Advocates for veterans are expressing concern that Gov. Jerry Brown's (D) proposed budget cuts will decimate programs that help veterans navigate applications for health care benefits and other services, the San Diego Union-Tribune reports.
Brown's proposal to close California's $25.4 billion budget deficit calls for reductions in numerous state-funded programs, including assistance services for veterans.
Under the governor's plan, County Veterans Service Offices and Operation Welcome Home together could face nearly $10 million in spending cuts. County Veterans Service Offices help veterans obtain federal financial assistance for health care and other services, and Operation Welcome Home seeks out veterans to match them with benefits.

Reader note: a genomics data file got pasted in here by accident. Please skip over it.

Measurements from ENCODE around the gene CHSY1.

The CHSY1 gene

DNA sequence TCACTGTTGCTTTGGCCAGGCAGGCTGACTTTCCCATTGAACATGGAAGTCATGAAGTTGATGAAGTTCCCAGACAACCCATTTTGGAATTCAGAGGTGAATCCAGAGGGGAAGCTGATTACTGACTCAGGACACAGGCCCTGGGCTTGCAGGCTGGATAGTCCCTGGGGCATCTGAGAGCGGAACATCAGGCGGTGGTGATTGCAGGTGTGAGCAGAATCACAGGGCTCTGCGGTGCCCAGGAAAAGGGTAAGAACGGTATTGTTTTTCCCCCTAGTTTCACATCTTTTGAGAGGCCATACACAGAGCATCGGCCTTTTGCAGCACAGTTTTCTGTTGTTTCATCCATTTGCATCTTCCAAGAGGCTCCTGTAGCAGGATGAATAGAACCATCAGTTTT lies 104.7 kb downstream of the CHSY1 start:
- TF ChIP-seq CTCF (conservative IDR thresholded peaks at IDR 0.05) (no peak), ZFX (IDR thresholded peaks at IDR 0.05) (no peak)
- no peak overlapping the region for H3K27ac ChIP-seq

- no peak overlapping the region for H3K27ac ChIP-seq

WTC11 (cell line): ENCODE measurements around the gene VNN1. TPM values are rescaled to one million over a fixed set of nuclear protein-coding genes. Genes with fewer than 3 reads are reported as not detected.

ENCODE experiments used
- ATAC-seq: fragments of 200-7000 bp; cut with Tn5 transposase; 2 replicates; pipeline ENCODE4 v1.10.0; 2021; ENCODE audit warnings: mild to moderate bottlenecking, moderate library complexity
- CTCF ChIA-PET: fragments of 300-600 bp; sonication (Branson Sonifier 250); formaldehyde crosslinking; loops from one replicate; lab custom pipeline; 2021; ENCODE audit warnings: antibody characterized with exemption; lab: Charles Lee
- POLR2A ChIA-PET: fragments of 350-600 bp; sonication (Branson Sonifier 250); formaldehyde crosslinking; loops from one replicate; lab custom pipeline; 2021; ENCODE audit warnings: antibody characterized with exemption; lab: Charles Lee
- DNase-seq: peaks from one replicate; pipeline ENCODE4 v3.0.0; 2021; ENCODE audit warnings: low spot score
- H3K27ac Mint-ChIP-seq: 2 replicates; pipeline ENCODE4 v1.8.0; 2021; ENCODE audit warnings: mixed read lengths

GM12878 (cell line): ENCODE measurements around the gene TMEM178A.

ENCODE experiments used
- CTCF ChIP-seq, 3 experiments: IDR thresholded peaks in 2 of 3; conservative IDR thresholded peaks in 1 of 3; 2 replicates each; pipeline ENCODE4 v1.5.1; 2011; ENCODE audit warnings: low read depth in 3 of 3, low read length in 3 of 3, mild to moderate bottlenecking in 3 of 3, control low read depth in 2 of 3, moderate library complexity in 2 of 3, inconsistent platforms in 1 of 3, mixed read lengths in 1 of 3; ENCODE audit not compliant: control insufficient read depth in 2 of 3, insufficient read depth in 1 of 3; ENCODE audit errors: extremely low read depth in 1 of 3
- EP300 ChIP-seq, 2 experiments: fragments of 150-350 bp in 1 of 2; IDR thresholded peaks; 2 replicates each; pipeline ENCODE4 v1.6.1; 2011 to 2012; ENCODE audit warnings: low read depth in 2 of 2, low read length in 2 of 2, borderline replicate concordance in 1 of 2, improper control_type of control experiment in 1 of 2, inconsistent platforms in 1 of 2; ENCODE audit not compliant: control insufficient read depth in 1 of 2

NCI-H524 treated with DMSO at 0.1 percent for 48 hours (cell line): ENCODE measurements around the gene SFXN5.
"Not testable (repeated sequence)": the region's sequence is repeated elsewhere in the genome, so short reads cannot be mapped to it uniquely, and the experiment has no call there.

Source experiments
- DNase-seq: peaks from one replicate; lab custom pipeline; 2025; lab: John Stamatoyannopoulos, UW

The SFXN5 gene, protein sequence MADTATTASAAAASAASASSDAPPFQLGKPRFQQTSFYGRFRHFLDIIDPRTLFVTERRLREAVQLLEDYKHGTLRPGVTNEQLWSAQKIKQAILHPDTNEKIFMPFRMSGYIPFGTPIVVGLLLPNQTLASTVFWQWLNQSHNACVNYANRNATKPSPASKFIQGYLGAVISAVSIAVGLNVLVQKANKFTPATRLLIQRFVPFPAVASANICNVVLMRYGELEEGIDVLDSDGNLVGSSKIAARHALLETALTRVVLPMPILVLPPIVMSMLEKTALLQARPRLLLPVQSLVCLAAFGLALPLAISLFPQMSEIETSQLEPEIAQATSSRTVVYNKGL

Advocates Weigh In
Supporters of veterans' services say California's programs help veterans obtain federal funds that they can spend on health care, tuition and other services.
In fiscal year 2008-2009, the federal government spent more than $8 billion on veterans programs in California, most of which went toward pensions, disability compensation and health care.
Instead of cutting the assistance programs, some advocates have suggested that California could reduce spending in its veterans' home construction budget.
Brown has said he will "take a look" at the possible effects of the proposed cuts to veterans programs (Gardner, San Diego Union-Tribune, 1/24).